July 26th - July 28th, 1999
Three days before we enter Morocco, their King, Hassan II died. We're not sure of what the media coverage in the states was like, but in Gibraltar it was all over the place. Hassan II had been king for 39 years, so we knew that we would enter a Morocco in some kind of mourning state, but from the news all seemed calm and that the transition to his son should occur smoothly. So we proceeded and caught the morning ferry to Tangier. We're both a little apprehensive, as we haven't been in a third world country in some time and Tangier - the largest port city in Africa - has quite a rough reputation. All goes smoothly, however, and we find a rather nice hotel in the medina (the old arab part of town). It's then that we find out how Hassan II's death will impact us the most. His son, Mohammed VI, has declared forty days of mourning, and all Muslims must abstain from gambling, sex and alcohol. That means neither partake nor serve. We've just entered a dry Morocco.
Our room in the medina is quite centrally located -- so centrally, that we're near one of the large mosques in town. Below is the view outside our window. Anyone who's ever spent time in a Muslim country can appreciate what this means. Mosques call the faithful to prayer four times a day, with the first call at around 4AM in the morning. And with the advent of 20th century technology, the muezzin or crier who used to stand at the top of the mosque's tower and call out the prayers is now replaced by loudspeakers and very large amplifiers. However, we'll take it over the screaming moterscooters that the Spanish and Portuguese love any day.
The activity at the mosques do seem to be much greater than one would expect -- probably a consequence of the mourning of the king's death. Another unexpected consequence of the death of the king is that Moroccans, upon learning that we're American, smile and tell us how good a people we are. Turns out that when Bill Clinton attended the funeral ceremony in Rabat and walked the three kilometer procession behind the new king, he befriended an entire nation. Many world leaders did not do this, and it was noticed. The amount of good will Clinton generated with that act is quite considerable, and all Americans in Morocco are reaping benefits from it.
We didn't expect to stumble across an American landmark overseas, but that exactly what we found in a little medina walkway. The first diplomatic mission that the United States ever had is in Tangier. The only national historic landmark overseas, the United States acquired the building as a gift from the Sultan of Morocco in 1821. Today, the American Embassy is in Rabat but the Legation continues today as a museum of Tangier and of interesting Americans who've lived here. We were very fortunate to get a tour from the museum Director, Thor Kuniholm.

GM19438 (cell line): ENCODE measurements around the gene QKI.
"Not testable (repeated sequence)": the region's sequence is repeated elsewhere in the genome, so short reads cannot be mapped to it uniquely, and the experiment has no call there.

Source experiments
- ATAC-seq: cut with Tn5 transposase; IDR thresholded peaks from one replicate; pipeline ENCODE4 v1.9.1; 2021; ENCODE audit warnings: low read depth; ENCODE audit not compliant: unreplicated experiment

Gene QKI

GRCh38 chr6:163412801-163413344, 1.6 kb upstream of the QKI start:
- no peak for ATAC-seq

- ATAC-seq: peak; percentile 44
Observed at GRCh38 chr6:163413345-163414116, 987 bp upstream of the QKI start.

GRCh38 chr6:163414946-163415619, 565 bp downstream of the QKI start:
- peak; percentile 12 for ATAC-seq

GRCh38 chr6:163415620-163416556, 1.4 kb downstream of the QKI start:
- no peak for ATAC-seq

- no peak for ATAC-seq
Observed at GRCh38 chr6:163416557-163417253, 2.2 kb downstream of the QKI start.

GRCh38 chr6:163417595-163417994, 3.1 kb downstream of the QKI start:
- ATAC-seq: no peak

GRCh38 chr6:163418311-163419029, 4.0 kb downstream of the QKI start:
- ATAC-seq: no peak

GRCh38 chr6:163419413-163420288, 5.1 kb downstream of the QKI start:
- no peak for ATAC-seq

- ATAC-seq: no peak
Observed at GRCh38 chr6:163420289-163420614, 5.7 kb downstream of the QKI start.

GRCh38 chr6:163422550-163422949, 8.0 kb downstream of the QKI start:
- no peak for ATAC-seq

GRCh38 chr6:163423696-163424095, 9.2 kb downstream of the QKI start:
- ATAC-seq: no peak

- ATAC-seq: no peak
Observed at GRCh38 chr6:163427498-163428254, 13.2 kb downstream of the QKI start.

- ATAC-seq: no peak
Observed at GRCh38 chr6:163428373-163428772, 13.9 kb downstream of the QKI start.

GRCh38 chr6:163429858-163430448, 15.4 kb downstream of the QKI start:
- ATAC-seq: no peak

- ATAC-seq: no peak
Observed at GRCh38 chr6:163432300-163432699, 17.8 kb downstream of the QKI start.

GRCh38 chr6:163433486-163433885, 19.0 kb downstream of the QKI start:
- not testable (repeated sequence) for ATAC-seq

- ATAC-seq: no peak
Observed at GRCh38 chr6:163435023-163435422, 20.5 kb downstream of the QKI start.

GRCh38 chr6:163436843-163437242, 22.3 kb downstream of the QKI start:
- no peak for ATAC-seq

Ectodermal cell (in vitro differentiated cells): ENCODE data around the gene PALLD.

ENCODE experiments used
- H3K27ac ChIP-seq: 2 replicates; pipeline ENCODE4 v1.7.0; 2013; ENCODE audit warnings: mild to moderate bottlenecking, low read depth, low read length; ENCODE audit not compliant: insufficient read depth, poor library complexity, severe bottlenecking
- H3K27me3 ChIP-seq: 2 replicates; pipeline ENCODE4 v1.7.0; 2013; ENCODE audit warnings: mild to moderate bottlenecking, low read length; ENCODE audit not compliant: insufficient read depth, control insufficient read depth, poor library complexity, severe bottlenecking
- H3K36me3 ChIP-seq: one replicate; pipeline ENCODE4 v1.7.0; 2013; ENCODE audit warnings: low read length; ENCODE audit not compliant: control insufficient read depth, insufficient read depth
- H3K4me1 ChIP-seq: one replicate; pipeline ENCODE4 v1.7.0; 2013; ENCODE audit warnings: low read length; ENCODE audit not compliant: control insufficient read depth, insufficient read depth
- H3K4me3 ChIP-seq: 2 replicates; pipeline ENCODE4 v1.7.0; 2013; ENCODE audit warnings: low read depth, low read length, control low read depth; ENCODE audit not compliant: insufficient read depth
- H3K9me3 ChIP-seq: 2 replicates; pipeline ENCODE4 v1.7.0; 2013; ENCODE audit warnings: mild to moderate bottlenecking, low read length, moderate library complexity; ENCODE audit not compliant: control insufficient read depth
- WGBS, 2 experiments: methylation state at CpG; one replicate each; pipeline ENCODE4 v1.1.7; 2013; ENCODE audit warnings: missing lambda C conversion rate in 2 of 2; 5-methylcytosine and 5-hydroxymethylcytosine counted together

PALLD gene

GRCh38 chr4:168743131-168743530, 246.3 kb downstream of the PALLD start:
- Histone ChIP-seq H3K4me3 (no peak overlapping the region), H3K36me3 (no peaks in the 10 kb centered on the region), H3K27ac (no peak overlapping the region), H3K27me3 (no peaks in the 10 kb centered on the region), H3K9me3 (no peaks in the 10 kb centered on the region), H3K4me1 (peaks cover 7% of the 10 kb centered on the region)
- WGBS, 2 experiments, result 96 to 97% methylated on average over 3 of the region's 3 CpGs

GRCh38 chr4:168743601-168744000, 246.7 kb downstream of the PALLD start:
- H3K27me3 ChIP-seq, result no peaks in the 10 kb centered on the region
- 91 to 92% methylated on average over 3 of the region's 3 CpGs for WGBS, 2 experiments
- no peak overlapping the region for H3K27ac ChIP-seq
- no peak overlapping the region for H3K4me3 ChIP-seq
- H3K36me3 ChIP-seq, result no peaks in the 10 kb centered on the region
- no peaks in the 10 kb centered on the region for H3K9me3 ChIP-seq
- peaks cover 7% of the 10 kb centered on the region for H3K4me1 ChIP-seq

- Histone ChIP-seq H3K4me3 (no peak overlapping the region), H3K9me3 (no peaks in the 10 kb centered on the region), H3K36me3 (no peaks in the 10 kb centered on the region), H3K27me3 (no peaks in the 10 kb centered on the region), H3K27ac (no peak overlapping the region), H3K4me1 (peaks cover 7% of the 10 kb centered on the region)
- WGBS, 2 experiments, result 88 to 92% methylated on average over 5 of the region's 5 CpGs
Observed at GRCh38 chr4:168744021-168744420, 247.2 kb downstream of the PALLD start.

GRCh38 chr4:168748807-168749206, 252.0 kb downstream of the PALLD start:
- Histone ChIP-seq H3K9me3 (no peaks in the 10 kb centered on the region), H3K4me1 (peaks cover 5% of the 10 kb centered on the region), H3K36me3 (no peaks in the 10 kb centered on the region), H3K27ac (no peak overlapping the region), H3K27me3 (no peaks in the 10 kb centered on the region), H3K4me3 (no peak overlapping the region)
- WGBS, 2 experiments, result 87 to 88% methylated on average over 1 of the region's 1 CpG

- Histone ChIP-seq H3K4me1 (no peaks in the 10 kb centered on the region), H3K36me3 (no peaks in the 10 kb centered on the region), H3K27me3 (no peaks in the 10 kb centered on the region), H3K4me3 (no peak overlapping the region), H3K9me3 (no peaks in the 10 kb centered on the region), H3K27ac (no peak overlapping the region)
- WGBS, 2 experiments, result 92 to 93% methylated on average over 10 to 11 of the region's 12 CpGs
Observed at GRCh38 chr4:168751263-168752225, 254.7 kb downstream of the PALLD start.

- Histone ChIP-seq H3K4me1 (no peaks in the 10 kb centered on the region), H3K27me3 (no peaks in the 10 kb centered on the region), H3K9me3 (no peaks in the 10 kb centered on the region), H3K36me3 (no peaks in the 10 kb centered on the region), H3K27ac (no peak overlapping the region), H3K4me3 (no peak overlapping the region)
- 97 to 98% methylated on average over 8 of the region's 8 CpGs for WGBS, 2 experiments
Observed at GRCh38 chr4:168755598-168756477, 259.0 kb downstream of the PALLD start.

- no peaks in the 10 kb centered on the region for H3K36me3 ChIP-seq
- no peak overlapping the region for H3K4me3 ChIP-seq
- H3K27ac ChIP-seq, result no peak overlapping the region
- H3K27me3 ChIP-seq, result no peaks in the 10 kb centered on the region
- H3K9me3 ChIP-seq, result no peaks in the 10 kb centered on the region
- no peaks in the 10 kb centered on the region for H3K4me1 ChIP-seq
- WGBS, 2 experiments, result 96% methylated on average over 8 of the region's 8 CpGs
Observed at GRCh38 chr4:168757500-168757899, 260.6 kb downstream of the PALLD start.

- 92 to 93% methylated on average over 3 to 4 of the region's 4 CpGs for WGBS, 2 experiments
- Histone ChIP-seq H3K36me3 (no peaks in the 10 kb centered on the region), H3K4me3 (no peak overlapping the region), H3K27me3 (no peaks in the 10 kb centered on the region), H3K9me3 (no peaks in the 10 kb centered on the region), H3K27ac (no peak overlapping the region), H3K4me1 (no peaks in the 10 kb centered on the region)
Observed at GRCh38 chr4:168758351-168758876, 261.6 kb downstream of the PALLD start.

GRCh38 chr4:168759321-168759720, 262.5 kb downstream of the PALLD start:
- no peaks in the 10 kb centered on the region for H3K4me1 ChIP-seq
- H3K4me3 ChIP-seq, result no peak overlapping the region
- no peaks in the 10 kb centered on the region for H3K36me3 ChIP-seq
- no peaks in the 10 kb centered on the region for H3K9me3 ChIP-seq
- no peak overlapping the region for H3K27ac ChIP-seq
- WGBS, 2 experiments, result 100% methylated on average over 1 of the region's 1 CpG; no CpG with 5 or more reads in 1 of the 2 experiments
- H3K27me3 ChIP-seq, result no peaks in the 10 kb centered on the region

One half of the building is of a Moorish design and the entire building straddles both sides of the walkway used to access it. The rooms of the former Legation (an archaic term for diplomatic mission) are each devoted to different themes. Our favorites were the room full of woodcarving prints of old Tangier, some dating back to the early 17th century, and the Paul Bowles room. Bowles is an author who still lives in Tangier and wrote about life in Morocco. Thor had to chuckle when he mentioned that Bowles' old suitcases are to be sent off to Paris for a museum exhibition on France's relationship with and history in Morocco. We think the thought of these beaten old things sitting in an alarmed, climate controlled glass case is what struck him as funny.
If you're interested in reading more about Paul Bowles, we understand http://www.lemmus.demon.co.uk/bowles.htm is a good place to start (thanks Greg F. for the tip!)
Another Legation feature is the extensive English language library available for all Moroccans to use (one room above bottom right). The Legation also has the world's most extensive collection of English language research materials on Morocco and is available to serious researchers. Finally, just to prove it, here's the park service's plaque designating the Legation as a National Historic Landmark.